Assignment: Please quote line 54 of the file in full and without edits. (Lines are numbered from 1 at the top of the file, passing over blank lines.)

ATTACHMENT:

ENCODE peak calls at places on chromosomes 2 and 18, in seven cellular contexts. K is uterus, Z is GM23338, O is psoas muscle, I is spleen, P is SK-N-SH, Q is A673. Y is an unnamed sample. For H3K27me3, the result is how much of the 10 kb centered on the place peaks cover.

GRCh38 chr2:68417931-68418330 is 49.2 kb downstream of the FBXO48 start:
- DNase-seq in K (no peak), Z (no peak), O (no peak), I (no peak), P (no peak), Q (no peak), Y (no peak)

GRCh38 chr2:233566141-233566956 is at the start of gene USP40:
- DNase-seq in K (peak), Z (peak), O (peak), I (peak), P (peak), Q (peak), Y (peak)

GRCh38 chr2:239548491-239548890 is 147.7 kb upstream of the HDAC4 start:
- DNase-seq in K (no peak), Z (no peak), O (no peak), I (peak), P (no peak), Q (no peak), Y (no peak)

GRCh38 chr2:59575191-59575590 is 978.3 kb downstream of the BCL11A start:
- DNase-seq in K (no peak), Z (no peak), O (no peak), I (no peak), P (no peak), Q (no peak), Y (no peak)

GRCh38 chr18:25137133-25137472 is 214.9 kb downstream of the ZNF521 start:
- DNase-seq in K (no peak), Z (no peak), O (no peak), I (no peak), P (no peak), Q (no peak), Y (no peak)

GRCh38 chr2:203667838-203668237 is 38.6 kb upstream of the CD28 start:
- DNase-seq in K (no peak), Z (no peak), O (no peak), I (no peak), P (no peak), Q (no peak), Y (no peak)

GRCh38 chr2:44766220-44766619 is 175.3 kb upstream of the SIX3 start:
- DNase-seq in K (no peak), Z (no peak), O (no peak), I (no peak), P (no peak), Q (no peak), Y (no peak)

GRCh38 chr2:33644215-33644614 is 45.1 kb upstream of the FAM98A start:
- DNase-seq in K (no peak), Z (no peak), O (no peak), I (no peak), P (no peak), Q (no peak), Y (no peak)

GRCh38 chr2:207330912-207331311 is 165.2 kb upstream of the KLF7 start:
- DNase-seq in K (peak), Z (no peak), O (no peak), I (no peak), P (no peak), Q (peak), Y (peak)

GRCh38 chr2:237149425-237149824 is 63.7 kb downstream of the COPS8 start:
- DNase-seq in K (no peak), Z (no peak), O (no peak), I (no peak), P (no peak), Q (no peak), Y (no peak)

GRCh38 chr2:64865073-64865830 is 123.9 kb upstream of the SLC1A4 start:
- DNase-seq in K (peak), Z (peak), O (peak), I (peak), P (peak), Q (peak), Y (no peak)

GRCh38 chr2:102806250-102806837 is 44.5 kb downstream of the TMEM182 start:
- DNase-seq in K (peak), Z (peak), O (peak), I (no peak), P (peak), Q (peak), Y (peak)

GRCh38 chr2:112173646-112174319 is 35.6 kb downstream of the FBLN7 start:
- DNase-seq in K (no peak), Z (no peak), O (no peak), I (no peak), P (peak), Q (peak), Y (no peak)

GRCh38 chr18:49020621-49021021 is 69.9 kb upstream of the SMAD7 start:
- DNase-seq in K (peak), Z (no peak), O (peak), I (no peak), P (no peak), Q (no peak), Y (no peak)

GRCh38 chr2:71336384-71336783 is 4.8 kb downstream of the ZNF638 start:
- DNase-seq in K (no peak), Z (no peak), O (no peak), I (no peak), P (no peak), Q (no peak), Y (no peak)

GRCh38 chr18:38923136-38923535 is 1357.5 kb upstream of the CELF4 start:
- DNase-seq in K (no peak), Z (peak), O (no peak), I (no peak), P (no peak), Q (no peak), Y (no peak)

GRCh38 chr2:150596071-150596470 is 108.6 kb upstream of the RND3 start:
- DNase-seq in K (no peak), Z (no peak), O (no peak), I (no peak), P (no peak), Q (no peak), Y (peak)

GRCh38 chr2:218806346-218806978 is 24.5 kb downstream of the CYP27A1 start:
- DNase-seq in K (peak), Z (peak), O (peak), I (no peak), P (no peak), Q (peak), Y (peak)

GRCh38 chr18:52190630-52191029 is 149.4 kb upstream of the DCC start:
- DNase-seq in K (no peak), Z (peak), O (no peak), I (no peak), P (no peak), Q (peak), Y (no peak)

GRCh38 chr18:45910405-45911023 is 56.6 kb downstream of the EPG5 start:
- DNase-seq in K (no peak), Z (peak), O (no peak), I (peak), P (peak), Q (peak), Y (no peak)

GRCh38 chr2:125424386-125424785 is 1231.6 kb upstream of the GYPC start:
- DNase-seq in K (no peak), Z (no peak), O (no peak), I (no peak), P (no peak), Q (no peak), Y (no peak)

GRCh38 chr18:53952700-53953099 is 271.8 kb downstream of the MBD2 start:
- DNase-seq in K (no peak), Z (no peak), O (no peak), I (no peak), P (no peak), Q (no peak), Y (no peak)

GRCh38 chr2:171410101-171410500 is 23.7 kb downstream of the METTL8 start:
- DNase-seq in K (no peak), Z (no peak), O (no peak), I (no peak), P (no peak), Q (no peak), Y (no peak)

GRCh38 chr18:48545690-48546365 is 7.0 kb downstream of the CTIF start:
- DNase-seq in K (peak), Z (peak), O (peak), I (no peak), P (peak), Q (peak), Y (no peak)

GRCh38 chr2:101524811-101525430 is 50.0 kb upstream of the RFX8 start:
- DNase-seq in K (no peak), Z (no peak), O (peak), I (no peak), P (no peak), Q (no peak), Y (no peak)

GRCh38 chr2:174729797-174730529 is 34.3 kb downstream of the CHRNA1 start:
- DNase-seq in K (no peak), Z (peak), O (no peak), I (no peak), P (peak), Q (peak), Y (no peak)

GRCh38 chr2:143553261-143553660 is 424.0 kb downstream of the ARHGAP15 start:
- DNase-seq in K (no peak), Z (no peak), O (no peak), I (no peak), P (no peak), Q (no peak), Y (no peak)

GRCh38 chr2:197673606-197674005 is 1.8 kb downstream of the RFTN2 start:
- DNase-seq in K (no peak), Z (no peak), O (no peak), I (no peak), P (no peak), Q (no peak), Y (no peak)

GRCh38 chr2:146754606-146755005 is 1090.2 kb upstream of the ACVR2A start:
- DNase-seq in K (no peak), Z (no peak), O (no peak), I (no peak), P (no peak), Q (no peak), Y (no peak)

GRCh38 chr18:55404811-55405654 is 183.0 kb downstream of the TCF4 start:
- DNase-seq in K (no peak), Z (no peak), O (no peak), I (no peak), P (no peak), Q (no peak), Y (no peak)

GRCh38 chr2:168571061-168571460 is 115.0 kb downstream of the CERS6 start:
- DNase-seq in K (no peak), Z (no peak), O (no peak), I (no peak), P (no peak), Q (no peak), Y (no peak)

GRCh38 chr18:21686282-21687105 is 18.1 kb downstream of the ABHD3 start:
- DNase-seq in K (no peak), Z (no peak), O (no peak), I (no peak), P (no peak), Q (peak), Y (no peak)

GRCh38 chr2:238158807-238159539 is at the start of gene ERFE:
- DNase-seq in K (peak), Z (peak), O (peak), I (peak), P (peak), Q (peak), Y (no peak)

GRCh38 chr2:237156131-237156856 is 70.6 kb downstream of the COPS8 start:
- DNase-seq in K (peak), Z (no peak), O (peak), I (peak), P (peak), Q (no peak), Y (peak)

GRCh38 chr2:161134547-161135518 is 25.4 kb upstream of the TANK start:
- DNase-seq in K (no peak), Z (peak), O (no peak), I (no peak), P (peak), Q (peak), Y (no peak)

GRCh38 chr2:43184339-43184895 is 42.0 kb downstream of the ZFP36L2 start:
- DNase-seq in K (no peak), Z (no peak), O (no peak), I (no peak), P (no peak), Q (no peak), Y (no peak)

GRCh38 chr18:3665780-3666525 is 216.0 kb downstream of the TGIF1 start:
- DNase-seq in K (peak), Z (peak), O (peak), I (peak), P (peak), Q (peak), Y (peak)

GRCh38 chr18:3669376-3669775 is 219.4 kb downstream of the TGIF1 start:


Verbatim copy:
GRCh38 chr2:143553261-143553660 is 424.0 kb downstream of the ARHGAP15 start: